Budgens has become the first British supermarket to create ‘plastic-free zones’ in one of its London stores in a bid to reduce our single-use plastic use.

The Thornton’s Budgens store in Camden stocks 1,700 plastic-free products including bread and meat wrapped in paper, fruit and vegetables encased in Beechwood netting, milk in glass bottles, cheese in clear wax wrap and home compostable food bags.

Campaign group, A Plastic Planet, helped the company create the zones in just 10 weeks. Managers there say they are working hard to make the store completely plastic-free within three years.

Andrew Thornton, founder of Thornton’s Budgens, said all the major supermarkets should be doing more to tackle waste.

“We’re hoping that what we’re doing here will challenge the likes of Sainsbury’s, Tesco and others,” he told The Telegraph

“All the other supermarkets can look and learn from what we’re doing. We have converted 1,700 product lines in just ten weeks, but that’s just the beginning,” he added.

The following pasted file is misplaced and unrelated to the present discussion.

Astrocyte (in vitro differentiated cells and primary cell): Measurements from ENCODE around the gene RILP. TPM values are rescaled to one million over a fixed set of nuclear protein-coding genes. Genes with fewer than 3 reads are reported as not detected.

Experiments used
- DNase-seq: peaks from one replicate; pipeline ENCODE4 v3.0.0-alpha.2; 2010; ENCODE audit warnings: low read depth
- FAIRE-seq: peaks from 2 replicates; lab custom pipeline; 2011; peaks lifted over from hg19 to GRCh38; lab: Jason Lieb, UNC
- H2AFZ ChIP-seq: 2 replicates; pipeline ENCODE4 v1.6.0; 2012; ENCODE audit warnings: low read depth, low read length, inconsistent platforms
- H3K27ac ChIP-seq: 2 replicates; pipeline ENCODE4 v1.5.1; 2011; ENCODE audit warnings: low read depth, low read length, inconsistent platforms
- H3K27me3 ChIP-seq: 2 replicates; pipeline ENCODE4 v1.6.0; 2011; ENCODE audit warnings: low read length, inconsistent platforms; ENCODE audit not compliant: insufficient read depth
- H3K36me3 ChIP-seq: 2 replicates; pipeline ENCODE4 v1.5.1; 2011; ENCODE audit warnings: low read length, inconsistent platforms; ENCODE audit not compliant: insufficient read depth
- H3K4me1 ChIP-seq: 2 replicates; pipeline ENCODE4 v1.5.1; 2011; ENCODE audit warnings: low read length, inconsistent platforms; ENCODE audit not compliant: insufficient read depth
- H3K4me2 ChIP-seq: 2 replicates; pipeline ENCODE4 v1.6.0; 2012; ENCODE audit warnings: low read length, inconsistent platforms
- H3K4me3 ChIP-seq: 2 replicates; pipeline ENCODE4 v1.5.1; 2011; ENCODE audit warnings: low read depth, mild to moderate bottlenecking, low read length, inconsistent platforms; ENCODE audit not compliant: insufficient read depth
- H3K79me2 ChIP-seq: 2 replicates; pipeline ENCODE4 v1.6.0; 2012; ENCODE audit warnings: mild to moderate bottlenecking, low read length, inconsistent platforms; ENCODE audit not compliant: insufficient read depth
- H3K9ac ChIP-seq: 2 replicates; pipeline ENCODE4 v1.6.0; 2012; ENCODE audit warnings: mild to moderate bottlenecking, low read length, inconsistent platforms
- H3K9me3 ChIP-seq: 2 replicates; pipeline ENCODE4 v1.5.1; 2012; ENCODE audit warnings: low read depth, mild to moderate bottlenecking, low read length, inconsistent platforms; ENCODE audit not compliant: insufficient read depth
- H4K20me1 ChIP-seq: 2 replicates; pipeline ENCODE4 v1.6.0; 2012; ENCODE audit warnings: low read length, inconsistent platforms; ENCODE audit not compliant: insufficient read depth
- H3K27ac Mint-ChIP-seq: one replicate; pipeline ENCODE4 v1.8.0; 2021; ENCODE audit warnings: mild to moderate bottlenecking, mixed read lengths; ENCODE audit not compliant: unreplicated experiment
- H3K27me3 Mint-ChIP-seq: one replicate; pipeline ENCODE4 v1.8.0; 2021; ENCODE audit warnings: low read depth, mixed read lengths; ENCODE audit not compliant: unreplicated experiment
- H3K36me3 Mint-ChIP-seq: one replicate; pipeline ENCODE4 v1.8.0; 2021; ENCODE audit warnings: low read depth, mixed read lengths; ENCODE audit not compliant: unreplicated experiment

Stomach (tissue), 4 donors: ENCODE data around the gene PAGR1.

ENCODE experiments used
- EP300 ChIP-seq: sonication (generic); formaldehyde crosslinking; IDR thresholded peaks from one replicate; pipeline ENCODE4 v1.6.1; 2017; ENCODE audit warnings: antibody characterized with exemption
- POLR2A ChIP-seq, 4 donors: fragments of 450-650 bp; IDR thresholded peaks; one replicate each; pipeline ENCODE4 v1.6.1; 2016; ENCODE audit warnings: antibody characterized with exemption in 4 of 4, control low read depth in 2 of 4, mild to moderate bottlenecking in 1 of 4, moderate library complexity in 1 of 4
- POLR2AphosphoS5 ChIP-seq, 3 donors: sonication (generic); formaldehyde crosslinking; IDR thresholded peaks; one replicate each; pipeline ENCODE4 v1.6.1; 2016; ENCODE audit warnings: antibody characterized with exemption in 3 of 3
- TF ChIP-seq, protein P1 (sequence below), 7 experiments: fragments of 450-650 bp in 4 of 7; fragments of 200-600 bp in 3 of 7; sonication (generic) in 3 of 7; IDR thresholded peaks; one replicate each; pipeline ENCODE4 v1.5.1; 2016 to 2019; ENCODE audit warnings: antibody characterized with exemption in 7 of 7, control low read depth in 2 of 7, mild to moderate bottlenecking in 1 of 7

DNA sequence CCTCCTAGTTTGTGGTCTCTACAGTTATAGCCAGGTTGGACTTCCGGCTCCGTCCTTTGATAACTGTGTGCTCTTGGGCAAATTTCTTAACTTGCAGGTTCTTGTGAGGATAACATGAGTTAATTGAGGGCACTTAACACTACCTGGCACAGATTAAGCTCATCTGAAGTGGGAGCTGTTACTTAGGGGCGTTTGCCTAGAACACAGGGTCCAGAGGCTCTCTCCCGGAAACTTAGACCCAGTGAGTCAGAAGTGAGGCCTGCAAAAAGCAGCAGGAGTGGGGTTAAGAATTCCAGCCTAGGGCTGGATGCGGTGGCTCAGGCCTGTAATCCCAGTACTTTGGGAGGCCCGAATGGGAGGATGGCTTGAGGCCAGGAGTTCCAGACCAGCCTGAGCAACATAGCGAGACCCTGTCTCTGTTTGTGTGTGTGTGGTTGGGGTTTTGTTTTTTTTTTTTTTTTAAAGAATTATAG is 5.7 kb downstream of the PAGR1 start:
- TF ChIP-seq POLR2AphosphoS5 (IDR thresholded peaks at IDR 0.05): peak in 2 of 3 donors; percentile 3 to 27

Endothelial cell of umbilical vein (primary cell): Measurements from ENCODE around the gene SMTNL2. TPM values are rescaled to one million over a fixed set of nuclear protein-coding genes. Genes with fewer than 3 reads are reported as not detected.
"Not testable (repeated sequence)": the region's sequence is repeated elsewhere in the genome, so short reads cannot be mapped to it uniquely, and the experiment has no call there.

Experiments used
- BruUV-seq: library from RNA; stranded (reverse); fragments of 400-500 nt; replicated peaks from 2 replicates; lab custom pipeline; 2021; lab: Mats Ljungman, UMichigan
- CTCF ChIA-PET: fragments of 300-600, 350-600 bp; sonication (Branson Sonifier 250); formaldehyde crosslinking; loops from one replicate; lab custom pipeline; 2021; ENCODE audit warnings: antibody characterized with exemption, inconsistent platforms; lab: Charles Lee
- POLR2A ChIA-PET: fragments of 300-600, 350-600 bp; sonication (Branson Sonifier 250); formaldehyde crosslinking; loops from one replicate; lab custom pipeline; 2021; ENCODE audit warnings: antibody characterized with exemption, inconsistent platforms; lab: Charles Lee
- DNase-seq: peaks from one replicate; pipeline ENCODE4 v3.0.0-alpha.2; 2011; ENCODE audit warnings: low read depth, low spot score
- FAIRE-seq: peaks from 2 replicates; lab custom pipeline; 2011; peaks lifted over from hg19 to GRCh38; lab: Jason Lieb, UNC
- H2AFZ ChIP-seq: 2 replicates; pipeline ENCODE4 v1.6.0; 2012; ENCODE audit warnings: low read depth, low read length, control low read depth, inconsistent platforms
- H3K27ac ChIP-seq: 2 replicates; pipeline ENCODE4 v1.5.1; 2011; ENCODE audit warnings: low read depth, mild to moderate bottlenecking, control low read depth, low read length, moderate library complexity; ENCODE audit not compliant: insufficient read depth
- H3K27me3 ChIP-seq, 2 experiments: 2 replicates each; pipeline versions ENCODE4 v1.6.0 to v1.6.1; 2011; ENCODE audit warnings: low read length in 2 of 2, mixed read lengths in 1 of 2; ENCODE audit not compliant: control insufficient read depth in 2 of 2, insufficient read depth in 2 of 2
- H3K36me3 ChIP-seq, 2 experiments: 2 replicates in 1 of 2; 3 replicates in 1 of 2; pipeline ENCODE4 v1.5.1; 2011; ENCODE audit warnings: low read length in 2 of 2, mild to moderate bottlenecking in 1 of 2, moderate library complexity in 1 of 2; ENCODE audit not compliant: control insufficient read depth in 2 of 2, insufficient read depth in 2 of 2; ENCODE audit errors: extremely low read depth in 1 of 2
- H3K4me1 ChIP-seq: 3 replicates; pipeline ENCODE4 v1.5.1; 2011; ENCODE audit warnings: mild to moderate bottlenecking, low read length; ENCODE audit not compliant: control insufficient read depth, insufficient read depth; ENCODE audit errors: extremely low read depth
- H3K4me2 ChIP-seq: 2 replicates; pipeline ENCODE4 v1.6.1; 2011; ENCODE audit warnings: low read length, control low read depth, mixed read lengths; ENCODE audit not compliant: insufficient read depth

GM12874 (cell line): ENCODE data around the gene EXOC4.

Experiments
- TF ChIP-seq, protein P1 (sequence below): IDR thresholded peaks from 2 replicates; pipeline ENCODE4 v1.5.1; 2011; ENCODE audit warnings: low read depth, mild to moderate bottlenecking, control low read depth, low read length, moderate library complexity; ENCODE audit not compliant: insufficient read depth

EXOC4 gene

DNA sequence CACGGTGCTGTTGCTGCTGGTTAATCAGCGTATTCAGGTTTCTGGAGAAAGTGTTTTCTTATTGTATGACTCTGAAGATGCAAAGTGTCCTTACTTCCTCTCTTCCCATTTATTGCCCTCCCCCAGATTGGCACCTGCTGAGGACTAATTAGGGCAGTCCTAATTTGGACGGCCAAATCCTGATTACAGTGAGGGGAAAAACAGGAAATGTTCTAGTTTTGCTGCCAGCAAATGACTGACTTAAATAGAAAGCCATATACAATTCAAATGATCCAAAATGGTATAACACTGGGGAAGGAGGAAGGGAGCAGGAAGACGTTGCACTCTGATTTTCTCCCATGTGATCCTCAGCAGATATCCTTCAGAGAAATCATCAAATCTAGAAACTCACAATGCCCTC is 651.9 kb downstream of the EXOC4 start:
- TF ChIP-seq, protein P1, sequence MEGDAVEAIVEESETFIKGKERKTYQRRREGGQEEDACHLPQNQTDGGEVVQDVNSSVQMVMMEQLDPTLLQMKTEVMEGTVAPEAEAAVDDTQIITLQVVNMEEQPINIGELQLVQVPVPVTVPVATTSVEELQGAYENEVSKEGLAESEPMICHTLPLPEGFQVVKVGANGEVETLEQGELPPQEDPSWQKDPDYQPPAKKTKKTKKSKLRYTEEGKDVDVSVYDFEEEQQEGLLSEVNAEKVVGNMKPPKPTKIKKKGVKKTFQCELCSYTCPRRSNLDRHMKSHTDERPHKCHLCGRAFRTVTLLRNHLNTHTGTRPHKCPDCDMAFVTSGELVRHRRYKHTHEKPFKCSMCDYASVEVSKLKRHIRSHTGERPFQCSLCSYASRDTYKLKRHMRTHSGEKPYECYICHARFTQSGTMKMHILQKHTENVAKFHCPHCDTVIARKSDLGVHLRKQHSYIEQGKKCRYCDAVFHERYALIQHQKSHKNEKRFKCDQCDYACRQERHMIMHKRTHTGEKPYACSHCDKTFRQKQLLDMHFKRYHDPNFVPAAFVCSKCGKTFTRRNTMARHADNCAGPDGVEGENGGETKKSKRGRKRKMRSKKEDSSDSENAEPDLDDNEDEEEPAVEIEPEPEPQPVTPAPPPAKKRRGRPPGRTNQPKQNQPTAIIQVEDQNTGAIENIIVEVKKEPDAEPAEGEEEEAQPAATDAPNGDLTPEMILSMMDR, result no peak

“The issue of plastic is one that can no longer be ignored.”

David Attenborough’s Blue Planet II documentary series is widely credited with causing a huge surge of public interest in single-use plastic pollution.

One hundred and fifty thousand tonnes of plastic waste ends up in the oceans every year, according to the European Union. Last month, the EU said all member states would be single-use plastic free by 2021.

Chancellor Phillip Hammond resisted calls for a ‘Latte tax’ on single-use plastic coffee cups in the Autumn Budget. Instead, he said the government will consider introducing a levy on packaging that contains less than 30 percent recyclable materials.